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By Darren Woolley
Exploring what makes a great marketing procurement professional and how to drive value and performance in marketing investments.
Not So Different
Many of the attributes of great marketers also make the best marketing procurement people. The first is they are curious about the category they are working on…they are unafraid to ask great questions and more importantly listen to the answers.
Who are the best marketing procurement specialists? Are they procurement professionals that ‘learn’ marketing or marketing professionals that ‘learn’ procurement?
These are the two schools of thought on where to recruit people for marketing procurement. Some believe the best marketing procurement people are marketers who then learn procurement skills, whilst others look for procurement people who bring their skills to marketing.
From my personal experience and other examples, both are right, and both are wrong; I have worked with hard-core procurement people and with marketers who have transitioned into procurement. Neither group is the best, but the best has existed in both groups. So, let’s explore what it means to be the best.
Procurement and Marketing people are different
There is a common misperception in marketing and advertising that procurement people come from another planet. They are alien to the marketing world, obsessed with costs and savings and with little regard for the value delivered. Some procurement people, likewise, feel that marketing and advertising people are aliens to the business world: focused on creativity and strategy with poorly defined metrics and little accountability.
Based on classic personality tests like HDBI, marketing is red and yellow – people-focused and intuitive or emotional – and procurement is blue and green – analytical and process focused. But the fact is you find all types of people in marketing and procurement. In fact, the two have increasingly more in common than you think.
Procurement and Marketing people are similar
Interestingly, procurement and marketing people come from all walks of life. Very few of the best marketing and procurement people grew up wanting to work in procurement or in marketing, unless they had a parent working in the profession. Some took interesting routes through degrees in anything from law, engineering and medicine. Some did commerce or business degrees. Others have no higher education qualification at all, other than common sense and good instincts. I did a Bachelor of Applied Science.
Many have done career development training and study, either at a University or through one of the many industry bodies. It is fair to say many learn more on the job and are continually learning and developing their skills. But the fact remains that neither procurement nor marketing are recognized professions globally. What I mean by that is, unlike law, accounting and medicine, you can practice marketing and procurement without a recognized degree or qualification.
Marketing is a specialism for procurement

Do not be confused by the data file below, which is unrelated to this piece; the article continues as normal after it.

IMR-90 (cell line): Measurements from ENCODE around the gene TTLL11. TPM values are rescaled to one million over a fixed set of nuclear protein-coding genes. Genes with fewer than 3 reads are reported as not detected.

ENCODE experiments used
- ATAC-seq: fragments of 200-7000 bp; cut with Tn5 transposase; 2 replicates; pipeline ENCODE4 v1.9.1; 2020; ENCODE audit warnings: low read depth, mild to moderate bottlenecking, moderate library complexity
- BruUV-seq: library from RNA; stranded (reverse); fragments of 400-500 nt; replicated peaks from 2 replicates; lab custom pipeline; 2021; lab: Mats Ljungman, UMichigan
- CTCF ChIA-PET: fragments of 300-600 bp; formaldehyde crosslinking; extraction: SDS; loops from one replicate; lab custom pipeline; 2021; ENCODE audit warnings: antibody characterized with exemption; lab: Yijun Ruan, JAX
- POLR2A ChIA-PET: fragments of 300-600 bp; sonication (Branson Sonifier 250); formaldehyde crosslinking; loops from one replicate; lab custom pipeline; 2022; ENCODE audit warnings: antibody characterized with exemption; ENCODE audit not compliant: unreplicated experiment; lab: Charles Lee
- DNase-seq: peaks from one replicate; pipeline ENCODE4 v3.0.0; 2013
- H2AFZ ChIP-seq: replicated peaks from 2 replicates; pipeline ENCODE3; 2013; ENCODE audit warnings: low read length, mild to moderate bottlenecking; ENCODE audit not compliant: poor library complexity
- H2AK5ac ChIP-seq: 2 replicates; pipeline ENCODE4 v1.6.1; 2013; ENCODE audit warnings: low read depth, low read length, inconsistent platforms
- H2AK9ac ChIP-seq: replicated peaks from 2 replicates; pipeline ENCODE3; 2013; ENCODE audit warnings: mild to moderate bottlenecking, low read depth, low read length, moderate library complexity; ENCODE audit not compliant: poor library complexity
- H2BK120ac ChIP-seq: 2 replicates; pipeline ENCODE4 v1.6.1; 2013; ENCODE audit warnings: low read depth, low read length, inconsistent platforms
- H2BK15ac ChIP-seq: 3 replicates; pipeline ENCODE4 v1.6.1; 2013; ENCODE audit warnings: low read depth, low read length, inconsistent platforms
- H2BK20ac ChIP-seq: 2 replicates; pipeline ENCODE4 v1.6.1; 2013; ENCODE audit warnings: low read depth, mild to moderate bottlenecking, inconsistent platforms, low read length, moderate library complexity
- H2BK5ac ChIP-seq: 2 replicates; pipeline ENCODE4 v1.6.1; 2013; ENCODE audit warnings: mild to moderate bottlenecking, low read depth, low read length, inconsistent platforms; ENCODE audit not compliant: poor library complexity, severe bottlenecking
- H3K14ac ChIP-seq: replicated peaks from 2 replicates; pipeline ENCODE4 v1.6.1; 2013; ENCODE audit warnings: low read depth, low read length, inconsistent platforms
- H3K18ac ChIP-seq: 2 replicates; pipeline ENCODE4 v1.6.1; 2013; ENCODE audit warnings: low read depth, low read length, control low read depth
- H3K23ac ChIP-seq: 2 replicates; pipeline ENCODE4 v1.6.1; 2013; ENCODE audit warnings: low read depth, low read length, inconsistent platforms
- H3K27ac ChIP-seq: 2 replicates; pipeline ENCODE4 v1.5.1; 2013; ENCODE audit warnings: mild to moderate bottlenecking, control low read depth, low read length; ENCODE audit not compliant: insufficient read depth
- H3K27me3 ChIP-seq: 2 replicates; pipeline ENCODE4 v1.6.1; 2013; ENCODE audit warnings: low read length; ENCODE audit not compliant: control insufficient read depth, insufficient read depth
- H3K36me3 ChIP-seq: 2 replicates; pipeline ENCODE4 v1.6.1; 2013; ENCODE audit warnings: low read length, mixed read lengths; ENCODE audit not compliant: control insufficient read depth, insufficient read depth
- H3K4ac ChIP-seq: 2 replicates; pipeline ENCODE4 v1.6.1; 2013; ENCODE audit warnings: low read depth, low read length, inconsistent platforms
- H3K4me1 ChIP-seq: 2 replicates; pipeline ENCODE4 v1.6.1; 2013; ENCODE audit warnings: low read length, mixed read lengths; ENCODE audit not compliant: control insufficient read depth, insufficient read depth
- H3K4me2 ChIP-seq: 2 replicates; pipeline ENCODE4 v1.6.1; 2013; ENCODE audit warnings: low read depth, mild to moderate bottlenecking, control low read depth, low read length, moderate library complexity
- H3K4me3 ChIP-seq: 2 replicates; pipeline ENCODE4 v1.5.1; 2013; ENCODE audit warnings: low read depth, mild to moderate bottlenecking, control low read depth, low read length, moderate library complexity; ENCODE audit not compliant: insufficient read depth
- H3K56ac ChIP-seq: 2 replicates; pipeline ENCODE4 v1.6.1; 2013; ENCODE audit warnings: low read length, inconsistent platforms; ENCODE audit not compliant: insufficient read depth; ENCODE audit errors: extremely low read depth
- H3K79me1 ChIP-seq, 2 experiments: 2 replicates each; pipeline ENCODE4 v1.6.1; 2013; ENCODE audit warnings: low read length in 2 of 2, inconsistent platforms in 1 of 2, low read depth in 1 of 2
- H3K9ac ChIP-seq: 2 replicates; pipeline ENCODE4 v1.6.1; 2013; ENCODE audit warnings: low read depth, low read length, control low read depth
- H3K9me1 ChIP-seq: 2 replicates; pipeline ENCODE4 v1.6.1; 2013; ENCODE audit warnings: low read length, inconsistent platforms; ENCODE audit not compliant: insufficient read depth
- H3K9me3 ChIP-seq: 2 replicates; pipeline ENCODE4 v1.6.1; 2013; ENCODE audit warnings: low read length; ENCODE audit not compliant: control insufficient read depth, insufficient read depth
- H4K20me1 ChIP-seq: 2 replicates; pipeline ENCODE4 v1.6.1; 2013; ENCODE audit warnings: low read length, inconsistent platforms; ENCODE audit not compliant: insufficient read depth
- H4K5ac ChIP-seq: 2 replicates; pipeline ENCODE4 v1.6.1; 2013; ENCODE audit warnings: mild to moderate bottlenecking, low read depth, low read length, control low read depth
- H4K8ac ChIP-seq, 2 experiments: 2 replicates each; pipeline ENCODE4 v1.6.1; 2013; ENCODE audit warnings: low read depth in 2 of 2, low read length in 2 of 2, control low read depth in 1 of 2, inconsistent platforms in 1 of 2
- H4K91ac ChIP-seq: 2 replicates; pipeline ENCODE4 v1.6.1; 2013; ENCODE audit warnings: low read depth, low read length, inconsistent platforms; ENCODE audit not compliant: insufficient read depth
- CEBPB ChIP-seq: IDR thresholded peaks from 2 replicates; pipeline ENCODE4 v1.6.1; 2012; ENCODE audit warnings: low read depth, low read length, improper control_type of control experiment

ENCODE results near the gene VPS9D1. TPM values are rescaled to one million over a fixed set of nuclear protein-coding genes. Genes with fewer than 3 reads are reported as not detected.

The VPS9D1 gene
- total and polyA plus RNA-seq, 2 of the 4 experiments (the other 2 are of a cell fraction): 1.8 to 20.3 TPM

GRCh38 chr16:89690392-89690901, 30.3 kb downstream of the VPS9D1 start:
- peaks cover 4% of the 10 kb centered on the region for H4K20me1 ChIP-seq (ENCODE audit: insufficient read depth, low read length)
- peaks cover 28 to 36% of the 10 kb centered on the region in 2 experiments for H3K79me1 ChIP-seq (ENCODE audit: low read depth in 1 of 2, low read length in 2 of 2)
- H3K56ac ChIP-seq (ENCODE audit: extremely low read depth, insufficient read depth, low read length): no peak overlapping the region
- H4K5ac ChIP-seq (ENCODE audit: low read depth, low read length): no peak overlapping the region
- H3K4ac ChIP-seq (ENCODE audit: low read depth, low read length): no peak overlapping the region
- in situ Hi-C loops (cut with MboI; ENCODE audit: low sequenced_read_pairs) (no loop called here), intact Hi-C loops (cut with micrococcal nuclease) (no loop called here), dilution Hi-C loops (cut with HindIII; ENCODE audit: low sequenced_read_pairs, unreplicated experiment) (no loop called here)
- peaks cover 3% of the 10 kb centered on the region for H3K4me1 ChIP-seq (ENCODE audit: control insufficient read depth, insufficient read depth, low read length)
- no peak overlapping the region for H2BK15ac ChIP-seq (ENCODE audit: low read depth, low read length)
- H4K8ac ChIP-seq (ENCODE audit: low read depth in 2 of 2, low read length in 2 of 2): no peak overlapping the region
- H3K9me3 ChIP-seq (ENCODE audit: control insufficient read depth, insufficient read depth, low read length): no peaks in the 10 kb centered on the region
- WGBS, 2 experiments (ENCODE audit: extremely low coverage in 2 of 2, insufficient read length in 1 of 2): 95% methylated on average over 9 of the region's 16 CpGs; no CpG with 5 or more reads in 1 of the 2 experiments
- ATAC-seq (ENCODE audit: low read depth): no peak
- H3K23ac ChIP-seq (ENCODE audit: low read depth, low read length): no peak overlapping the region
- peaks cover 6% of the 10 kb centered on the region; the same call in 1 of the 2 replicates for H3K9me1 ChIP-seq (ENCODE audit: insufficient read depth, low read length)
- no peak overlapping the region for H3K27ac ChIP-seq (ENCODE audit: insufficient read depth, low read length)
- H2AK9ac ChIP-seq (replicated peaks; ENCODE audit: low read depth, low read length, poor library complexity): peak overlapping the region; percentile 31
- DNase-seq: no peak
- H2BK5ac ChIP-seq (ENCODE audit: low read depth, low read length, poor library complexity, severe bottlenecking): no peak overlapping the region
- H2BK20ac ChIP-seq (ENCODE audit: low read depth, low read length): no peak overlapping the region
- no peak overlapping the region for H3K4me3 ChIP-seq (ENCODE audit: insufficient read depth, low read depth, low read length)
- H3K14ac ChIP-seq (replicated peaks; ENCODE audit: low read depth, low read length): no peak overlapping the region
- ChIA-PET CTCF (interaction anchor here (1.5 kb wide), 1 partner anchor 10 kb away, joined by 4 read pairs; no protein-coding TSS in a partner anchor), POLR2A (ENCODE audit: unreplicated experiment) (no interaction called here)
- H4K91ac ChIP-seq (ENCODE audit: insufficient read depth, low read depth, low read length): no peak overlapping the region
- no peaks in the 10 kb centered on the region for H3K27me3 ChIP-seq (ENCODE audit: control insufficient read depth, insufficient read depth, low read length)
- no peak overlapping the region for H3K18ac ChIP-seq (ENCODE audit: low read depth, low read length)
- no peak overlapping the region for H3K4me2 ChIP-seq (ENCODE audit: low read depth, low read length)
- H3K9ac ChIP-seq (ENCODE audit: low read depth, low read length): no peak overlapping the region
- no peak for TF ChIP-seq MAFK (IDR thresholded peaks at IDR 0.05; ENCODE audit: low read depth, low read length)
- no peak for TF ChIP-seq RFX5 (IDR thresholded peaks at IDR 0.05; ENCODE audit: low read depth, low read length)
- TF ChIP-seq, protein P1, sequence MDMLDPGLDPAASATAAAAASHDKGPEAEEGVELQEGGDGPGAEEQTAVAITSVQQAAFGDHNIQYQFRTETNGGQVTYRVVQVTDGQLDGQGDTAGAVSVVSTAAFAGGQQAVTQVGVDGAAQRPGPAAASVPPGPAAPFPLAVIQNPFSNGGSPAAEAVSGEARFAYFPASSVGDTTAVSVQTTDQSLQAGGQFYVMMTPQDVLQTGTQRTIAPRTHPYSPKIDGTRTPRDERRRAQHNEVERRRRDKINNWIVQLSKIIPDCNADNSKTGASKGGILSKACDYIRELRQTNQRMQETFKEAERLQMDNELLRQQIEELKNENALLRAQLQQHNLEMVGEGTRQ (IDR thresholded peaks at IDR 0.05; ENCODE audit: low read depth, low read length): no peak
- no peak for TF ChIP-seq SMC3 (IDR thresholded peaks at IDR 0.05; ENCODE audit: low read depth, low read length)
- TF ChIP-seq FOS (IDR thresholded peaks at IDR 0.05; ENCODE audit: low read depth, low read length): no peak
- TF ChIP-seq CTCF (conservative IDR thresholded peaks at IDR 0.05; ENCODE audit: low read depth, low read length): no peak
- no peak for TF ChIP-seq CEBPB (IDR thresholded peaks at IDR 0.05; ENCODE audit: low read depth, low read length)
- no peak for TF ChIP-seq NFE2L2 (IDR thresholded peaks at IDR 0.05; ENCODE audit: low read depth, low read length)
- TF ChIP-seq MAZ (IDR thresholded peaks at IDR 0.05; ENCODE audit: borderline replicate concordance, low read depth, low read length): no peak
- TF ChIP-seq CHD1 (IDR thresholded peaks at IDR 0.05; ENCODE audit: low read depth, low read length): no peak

When it comes to marketing procurement, it is important to remember that this is a small subsection of procurement. It is categorized as indirect procurement as opposed to direct. What that means is that from a procurement perspective, marketing cost are not directly attributable to the delivery of the good or services of the business. Instead, marketing costs are an indirect expenditure for the business, alongside other professional services, travel and accommodation and a range of other procured services. There is usually a category function in most procurement teams that oversees and manages these indirect services.
Yet of all the indirect procurement services, marketing is the one that can directly impact company sales and revenue. Rather than a cost of business, it could and should be an investment for the business, which makes the marketing segment reasonably unique from a procurement perspective.
What makes the best marketing procurement people?
Interestingly, many of the attributes of great marketers also make the best marketing procurement people. The first is they are curious about the category they are working on. Rather than simply relying on opinion or operating in a vacuum, they are unafraid to ask great questions and more importantly listen to the answers. They collect, analyze and assess data, both structured and unstructured to inform their understanding and strategy.
They engage their colleagues, suppliers and vendors in productive, no-nonsense discussions. They work to define and agree objectives, outcomes and deliverables. In this way they position themselves as a valuable part of the team. And when needed they will often share what needs to be said to move the discussions forward.
Marketers as procurement or procurement in marketing?
I have witnessed marketing people in procurement roles be quick to assume they know how marketing works, or apply strategies they have used before only to face failure because they have misunderstood the situation they are facing. Likewise, some procurement people have entered the marketing category applying commodity sourcing strategies to many millions of dollars in media investment, reducing cost and media performance.
So, who makes the best marketing procurement professionals? Those who are willing to get under the surface of marketing. A person willing to invest the time understanding the challenges of the marketing team and vendors. A person who goes beyond opinion and gut instinct to bring data and analysis to the role to achieve the objective of every marketer – to improve the value and performance of their marketing investment.
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